Furthermore Dungeon Crawl Classics simply has amazing systems aiding those character developments and helping in creating epic moments in a natural way. The systems all leave lots of space for players to be creative with and the inclusion of many random tables into gameplay creates an expectancy that anything can happen. But how does randomness and creativity work together? The game never forces you into one direction. Reading the rulebook will give you the impression, that you, as gamemaster, should choose when to insert randomness. Yes, critical hits do use random tables but if my fighter describes how he wants to stab the orc into the leg and rolls a critical hit, then why even roll for a crit and not just let the leg come off? Nothing stops you of doing this! That why the gamemaster is called judge. Randomness does not have to be applied, but when it is... Things tend to get hillarious.

But most importantly, for me, DCC feels like a template to make what you want out of your game. There is no predefined world and no lore knowledge which is mandatory. If you have an Idea, then simply go for it. And this extends to game systems. Meddling with classes or systems is not this hard because balance is not done through stats but through expecting players to pick their encounters wisely. There are few systems except for luck that apply to all characters so you don't have to keep those systems in mind when designing new stuff. Be it new classes, new encounters, new monsters or new worlds. Not only is it easy to implement. There are many people who already do this stuff and just a quick search on the internet will leave you with tons of fanmade stuff, some free, some not, all worth looking at, for this system.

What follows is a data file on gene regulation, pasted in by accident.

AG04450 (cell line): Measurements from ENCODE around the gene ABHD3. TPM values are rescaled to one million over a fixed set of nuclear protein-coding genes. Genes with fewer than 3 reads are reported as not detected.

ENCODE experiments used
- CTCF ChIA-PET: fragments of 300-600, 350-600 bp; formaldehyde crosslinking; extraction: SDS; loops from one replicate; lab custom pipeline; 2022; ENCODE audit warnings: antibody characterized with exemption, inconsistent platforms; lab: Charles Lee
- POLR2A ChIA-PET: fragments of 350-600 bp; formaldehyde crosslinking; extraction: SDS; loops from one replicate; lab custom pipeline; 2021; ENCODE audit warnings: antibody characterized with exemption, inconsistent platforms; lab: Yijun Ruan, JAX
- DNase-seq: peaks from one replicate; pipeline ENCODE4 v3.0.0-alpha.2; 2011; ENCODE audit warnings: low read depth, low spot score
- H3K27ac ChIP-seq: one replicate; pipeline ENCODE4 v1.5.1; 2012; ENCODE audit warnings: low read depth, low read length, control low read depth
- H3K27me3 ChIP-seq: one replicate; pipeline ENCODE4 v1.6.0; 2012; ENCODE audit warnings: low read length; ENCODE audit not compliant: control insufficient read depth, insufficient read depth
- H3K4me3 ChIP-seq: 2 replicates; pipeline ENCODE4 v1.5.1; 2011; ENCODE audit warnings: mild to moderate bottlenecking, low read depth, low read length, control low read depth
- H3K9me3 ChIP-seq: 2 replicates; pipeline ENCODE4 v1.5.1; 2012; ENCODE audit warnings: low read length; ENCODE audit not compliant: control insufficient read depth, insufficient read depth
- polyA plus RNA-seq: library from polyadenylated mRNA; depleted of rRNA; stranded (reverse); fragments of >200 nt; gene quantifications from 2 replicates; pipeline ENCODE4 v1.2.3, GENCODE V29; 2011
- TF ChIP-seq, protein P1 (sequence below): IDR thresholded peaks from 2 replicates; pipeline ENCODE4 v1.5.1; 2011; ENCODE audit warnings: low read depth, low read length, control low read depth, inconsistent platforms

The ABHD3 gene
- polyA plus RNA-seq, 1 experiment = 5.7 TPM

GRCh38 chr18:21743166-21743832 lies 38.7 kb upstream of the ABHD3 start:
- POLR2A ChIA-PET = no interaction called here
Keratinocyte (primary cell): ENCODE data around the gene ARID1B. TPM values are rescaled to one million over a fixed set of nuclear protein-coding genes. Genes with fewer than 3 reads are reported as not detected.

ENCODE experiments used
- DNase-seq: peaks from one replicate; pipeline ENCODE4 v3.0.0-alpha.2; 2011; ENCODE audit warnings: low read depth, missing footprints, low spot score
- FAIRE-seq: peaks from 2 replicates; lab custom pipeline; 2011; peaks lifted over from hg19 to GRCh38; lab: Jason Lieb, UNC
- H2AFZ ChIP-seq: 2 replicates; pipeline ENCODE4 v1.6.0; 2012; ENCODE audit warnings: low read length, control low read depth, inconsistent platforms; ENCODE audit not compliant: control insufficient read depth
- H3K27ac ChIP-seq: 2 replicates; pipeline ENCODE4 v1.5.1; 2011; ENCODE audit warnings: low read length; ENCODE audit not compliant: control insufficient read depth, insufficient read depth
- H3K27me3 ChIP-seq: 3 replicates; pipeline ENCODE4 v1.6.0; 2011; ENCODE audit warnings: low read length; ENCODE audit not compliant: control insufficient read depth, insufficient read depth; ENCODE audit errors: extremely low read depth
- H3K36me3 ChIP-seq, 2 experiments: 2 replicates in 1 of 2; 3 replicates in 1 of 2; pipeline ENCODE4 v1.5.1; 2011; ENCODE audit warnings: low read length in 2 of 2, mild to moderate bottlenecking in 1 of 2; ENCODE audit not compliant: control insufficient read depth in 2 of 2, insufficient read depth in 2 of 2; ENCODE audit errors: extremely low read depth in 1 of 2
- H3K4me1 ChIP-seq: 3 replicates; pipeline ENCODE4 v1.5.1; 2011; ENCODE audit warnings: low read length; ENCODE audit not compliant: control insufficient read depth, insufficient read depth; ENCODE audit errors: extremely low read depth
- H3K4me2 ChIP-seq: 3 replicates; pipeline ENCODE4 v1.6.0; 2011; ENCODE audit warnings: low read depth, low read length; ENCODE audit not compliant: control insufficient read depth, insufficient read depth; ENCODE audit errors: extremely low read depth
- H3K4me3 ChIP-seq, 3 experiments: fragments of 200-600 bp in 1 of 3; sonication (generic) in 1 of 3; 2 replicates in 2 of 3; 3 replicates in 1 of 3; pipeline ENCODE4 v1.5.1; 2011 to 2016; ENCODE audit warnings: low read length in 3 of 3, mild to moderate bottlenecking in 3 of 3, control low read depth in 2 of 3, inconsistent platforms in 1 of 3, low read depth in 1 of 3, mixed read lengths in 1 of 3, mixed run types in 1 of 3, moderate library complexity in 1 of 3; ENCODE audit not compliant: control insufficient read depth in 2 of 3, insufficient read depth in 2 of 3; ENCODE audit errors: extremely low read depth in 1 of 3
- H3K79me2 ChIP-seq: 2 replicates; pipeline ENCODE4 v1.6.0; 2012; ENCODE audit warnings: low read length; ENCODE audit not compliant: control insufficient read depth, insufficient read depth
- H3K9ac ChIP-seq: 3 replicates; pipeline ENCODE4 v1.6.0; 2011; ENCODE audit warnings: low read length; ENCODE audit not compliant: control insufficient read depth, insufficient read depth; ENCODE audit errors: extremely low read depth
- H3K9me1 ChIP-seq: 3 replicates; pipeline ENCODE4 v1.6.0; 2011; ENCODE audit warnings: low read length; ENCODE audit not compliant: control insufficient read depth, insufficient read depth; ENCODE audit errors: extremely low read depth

Last but not least. Modules for DCC are awesome. Goodman games knows how to pick, choose and make good adventure modules and those for Dungeon Crawl Classics are mostly top-notch. For everyone interested in fantasy roleplaying i can not recommend them enough. They know that, just because your characters are inexperienced and of low level, this does not mean that things won't become epic and crazy. There are no small goblin lairs on which to spend 3 evenings of cleaning up. No. You are a peasant nothing more than a pitchfork? Ever heard of the Lords of Chaos? No? Well... that's you problem. DCC starts of epic, at low levels and doesn't slow down and this spirit translates into all their modules. 

I could continue writing about why I like DCC for a long time, but I want to write more general articles about some of those things at some point and this one went really long for a opening post.. The future will bring more focused posts, but opening with a post about my current favorite System and why creating things for it is so much fun felt like the right way to start this.

So far, thanks for reading.